conquerable


Also found in: Thesaurus, Idioms.

con·quer

 (kŏng′kər)
v. con·quered, con·quer·ing, con·quers
v.tr.
1.
a. To gain control of or subdue by military force: conquered the neighboring lands.
b. To defeat in war: The Greeks conquered the Persians. See Synonyms at defeat.
2.
a. To eliminate or minimize (a difficulty, for example): vaccines that conquered smallpox; programs to conquer poverty.
b. To overcome or surmount mentally or emotionally: You must conquer your fear of heights.
3. To reach the summit of (a mountain) by climbing.
4.
a. To gain the affection or admiration of: back when jazz conquered Paris.
b. To seduce.
v.intr.
To be victorious; win.

[Middle English conqueren, from Old French conquerre, from Vulgar Latin *conquaerere, from Latin conquīrere, to procure : com-, intensive pref.; see com- + quaerere, to seek.]

con′quer·a·ble adj.
con′quer·or, con′quer·er n.
ThesaurusAntonymsRelated WordsSynonymsLegend:
Adj.1.conquerable - subject to being conquered or overcome; "knew her fears were ultimately conquerable"
surmountable - capable of being surmounted or overcome; "situations of measurable and surmountable danger"
vulnerable - susceptible to attack; "a vulnerable bridge"
unconquerable - not capable of being conquered or vanquished or overcome; "a tribute to his courage...and his unconquerable will"- R.E.Danielson; "faced unconquerable difficulties"
2.conquerable - capable of being surmounted or excelled
surmountable - capable of being surmounted or overcome; "situations of measurable and surmountable danger"
References in classic literature ?
The reflections of Sir Mulberry Hawk--if such a term can be applied to the thoughts of the systematic and calculating man of dissipation, whose joys, regrets, pains, and pleasures, are all of self, and who would seem to retain nothing of the intellectual faculty but the power to debase himself, and to degrade the very nature whose outward semblance he wears--the reflections of Sir Mulberry Hawk turned upon Kate Nickleby, and were, in brief, that she was undoubtedly handsome; that her coyness MUST be easily conquerable by a man of his address and experience, and that the pursuit was one which could not fail to redound to his credit, and greatly to enhance his reputation with the world.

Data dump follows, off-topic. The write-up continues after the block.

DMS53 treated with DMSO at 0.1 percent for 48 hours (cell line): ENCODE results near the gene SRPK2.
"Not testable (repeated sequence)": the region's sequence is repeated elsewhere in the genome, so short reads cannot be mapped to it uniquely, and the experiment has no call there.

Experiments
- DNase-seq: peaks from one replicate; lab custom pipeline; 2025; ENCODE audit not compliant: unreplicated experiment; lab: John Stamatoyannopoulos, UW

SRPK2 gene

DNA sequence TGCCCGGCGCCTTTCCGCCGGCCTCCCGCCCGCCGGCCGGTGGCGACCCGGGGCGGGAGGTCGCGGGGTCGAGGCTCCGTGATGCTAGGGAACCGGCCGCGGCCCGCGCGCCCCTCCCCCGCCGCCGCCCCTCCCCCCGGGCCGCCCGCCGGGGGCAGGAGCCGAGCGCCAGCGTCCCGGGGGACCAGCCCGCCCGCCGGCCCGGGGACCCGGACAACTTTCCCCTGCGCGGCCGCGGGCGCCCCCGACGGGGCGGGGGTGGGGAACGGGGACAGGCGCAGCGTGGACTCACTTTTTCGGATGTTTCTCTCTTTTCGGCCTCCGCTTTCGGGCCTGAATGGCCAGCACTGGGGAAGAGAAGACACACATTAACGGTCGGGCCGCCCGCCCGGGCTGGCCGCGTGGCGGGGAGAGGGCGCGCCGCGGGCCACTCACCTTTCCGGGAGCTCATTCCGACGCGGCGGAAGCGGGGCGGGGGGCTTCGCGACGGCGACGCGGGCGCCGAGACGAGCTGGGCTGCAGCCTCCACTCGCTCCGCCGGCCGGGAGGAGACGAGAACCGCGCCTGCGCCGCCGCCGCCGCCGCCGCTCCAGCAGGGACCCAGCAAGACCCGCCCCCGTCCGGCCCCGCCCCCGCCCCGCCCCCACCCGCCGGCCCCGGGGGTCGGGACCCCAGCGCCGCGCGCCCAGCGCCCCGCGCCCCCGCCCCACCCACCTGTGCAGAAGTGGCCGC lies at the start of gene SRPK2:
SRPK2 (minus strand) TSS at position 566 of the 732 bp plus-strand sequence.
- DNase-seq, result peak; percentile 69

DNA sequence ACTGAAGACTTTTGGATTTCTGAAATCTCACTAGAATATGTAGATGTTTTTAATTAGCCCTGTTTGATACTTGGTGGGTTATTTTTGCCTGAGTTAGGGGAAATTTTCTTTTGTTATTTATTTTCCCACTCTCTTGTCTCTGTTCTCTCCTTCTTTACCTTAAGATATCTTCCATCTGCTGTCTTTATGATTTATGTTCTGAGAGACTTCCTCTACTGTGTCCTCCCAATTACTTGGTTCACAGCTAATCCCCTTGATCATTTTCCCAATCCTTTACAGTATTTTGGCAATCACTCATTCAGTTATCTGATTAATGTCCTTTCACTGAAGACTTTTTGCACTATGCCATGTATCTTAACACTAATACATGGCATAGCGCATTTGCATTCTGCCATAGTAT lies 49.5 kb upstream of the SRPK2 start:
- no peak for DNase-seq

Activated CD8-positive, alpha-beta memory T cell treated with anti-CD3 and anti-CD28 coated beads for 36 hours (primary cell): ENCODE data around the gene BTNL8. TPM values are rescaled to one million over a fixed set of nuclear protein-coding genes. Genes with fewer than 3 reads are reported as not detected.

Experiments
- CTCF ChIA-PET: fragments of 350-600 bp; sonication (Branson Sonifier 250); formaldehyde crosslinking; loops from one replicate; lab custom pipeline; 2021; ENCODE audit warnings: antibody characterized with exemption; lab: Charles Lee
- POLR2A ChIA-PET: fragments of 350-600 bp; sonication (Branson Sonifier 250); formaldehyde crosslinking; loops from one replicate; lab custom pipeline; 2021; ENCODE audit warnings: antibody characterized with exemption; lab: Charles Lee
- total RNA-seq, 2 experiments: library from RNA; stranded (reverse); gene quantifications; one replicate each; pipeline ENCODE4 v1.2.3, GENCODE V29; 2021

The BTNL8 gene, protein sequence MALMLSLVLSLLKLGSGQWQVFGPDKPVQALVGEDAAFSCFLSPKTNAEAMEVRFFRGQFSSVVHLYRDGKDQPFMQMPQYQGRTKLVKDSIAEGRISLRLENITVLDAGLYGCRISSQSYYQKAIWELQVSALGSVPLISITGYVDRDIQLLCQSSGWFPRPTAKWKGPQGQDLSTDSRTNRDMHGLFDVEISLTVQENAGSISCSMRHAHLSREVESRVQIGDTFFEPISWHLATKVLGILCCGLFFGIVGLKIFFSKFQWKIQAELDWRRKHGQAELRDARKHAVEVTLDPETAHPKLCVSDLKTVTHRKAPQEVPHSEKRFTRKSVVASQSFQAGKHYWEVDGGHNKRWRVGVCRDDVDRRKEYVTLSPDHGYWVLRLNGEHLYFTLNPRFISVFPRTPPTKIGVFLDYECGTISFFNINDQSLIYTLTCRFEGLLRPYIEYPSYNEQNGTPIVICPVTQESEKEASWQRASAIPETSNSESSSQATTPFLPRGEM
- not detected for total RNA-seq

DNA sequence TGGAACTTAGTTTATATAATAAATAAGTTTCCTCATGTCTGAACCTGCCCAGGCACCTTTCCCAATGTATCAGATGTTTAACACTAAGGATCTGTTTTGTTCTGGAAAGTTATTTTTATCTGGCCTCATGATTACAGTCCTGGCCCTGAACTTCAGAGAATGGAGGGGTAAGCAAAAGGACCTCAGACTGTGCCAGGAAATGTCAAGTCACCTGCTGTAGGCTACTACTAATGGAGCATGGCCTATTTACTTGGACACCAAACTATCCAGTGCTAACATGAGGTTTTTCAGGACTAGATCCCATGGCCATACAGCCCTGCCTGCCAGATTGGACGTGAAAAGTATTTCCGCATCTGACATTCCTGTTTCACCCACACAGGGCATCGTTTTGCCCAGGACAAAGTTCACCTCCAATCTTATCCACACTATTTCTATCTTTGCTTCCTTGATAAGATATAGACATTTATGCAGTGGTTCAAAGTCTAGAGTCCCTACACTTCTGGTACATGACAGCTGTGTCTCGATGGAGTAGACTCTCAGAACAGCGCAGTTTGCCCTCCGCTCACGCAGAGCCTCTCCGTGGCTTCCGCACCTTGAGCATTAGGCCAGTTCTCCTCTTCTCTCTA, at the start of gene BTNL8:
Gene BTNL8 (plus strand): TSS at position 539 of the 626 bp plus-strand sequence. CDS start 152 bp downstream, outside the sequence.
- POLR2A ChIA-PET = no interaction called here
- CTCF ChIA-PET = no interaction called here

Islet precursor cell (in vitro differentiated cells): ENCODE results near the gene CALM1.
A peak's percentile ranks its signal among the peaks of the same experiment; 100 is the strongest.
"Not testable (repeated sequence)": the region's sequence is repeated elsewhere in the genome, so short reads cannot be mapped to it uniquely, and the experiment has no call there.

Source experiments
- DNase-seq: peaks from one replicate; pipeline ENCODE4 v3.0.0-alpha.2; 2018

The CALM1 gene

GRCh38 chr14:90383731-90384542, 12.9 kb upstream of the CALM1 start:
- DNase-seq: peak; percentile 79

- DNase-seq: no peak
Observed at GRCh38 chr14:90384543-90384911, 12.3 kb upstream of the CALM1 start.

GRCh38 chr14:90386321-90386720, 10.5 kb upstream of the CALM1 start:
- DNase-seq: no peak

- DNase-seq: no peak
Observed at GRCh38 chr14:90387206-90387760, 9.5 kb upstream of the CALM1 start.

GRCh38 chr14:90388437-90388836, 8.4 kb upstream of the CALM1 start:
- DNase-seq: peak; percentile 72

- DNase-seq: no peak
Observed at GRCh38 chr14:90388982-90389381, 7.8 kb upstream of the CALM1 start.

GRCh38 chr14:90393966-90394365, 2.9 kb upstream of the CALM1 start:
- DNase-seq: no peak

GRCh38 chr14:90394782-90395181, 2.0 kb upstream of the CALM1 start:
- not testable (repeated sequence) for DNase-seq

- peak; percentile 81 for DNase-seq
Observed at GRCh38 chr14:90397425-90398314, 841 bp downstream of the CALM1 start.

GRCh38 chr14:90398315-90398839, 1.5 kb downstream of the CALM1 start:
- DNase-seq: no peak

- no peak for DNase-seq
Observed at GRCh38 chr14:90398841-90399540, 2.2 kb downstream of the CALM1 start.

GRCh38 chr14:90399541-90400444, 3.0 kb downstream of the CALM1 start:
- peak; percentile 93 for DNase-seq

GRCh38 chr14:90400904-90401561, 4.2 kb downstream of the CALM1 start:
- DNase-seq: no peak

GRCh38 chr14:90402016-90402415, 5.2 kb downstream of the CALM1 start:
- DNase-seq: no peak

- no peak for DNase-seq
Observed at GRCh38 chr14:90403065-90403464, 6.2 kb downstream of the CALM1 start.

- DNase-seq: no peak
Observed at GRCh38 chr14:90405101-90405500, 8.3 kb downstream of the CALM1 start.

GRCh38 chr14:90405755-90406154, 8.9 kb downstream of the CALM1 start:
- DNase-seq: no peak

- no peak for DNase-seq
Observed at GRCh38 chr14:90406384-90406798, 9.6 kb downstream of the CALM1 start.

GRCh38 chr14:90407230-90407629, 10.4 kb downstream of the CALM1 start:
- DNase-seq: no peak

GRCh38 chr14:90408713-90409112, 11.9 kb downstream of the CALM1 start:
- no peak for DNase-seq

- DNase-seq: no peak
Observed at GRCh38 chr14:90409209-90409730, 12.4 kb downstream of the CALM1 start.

We used to think cancer was conquerable. Today, that idea is often laughed off as utopian.
Is meaning a guaranteed product of the process of representation and is therefore conquerable? Or is it (meaning) endlessly deferred in an ongoing process of signification, emulating, in one sense or another, the eternal state of death with which she begins her story?
The second, a Category 1 over 1,050 meters, again looked conquerable for the 7-Eleven Cliqq Roadbike Philippines skipper.
Like The Cherry Orchard, Cromer asserts, Angels is "not conquerable," and we can expect to see newly revelatory productions for years to come.
Other players have had more success, and a few aficionados have shown that the game is, in fact, conquerable.
Through actionable advice and poignant personal stories, the panel showed attendees that the process of struggle and self-doubt is difficult but ultimately conquerable.
Those with high self-efficacy expect favorable outcomes as a result of their efforts and view weaknesses as being conquerable through effort, whereas those with low self-efficacy expect their efforts to fail.
Yet future recruitment at all venues can be maximized if specific (but conquerable) barriers are overcome.
Scoring will definitely be low with long but flat Pradera Verde seen to be a conquerable course with only its length as its best defense.
The mountain is described by Malaysian tourism officials as one of the "safest and most conquerable" peaks in the world and tens of thousands are reckoned to make the ascent each year.
But on the shores of tranquil Ullswater, bordered by majestic yet reassuringly conquerable mountains and fells, Sharrow Bay is unique; the epitome of English country living.